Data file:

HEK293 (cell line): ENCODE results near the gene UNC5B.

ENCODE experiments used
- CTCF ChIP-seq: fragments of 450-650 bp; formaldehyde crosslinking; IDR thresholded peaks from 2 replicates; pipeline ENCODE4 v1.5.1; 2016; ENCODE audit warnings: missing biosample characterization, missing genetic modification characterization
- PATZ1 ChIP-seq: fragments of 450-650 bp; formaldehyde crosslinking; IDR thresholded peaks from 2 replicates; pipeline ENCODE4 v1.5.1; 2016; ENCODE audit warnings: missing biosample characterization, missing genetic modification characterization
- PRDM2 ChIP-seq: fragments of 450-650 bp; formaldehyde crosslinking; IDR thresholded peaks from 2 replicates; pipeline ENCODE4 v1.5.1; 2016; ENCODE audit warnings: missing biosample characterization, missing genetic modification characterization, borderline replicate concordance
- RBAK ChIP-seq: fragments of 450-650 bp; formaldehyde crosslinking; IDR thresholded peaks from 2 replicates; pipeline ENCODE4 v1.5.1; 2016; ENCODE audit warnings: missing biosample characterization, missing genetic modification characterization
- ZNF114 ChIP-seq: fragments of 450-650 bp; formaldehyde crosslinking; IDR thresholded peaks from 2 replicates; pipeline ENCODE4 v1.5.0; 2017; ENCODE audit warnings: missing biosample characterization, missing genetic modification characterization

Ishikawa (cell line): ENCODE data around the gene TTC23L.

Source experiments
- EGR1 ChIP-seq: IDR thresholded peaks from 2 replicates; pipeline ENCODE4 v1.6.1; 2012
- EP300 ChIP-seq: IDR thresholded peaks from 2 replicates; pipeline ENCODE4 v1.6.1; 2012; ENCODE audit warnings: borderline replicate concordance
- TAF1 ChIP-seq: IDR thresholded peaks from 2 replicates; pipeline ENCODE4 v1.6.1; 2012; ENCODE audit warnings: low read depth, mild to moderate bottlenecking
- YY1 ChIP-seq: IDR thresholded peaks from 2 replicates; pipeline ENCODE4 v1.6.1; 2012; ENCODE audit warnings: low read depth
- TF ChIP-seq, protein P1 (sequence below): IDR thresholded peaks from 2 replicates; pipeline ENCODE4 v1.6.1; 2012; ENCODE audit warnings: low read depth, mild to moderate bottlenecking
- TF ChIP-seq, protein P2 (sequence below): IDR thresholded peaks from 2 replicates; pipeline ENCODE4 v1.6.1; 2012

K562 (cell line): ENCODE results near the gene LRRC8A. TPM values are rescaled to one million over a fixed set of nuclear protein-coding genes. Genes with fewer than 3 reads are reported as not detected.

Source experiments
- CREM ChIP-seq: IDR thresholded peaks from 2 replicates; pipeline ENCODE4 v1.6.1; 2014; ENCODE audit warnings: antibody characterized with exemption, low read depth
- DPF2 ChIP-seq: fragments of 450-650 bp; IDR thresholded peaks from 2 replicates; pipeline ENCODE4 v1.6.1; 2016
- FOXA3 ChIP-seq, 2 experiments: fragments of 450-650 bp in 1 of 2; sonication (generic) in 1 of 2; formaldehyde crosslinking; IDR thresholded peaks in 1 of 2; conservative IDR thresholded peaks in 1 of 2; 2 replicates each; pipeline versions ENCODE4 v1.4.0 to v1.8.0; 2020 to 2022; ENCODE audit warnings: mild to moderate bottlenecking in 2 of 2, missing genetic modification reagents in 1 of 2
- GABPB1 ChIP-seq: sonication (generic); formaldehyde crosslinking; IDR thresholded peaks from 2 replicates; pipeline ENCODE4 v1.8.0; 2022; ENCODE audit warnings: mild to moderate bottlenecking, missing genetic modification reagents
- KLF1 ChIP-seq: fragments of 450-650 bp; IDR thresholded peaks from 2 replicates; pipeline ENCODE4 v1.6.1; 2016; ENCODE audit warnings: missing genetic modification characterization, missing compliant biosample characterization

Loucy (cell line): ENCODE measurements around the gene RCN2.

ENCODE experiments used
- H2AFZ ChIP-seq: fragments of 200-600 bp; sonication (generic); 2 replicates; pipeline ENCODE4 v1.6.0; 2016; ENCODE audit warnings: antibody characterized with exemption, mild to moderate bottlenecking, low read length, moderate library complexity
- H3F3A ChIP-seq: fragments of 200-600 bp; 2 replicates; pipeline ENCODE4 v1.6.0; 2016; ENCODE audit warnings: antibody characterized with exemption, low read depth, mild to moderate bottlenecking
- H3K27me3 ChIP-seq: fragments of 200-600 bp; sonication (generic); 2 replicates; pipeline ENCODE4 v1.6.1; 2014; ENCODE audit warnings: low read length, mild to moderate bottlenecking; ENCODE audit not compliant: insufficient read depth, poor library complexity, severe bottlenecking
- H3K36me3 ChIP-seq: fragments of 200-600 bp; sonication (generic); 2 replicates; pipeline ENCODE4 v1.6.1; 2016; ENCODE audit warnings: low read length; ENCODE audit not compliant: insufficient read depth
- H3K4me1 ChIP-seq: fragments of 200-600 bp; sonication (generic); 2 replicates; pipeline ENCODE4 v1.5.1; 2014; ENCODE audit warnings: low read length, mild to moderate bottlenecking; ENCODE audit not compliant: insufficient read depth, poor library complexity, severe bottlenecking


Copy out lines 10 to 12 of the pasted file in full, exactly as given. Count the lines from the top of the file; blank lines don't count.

- EGR1 ChIP-seq: IDR thresholded peaks from 2 replicates; pipeline ENCODE4 v1.6.1; 2012
- EP300 ChIP-seq: IDR thresholded peaks from 2 replicates; pipeline ENCODE4 v1.6.1; 2012; ENCODE audit warnings: borderline replicate concordance
- TAF1 ChIP-seq: IDR thresholded peaks from 2 replicates; pipeline ENCODE4 v1.6.1; 2012; ENCODE audit warnings: low read depth, mild to moderate bottlenecking